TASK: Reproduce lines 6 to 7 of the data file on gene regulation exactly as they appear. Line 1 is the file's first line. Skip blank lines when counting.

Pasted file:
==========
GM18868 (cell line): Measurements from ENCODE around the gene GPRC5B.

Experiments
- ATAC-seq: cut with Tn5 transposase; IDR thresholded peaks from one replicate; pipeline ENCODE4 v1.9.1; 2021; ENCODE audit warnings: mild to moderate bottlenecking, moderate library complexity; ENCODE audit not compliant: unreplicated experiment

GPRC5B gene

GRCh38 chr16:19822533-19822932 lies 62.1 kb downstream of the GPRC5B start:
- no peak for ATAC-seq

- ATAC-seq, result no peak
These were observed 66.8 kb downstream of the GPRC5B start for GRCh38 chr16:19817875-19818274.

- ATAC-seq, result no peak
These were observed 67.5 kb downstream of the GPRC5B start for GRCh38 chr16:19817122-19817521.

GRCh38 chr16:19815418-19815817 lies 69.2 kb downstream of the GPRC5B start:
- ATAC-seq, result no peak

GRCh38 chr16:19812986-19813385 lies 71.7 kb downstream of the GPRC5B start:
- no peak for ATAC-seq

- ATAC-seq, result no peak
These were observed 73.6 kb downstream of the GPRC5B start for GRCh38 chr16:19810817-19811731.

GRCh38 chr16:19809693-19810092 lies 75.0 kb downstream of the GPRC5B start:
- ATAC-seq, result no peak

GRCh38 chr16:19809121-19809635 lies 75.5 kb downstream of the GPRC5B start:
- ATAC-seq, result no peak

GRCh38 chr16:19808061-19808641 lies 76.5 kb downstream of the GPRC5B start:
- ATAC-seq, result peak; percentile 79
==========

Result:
- no peak for ATAC-seq

- ATAC-seq, result no peak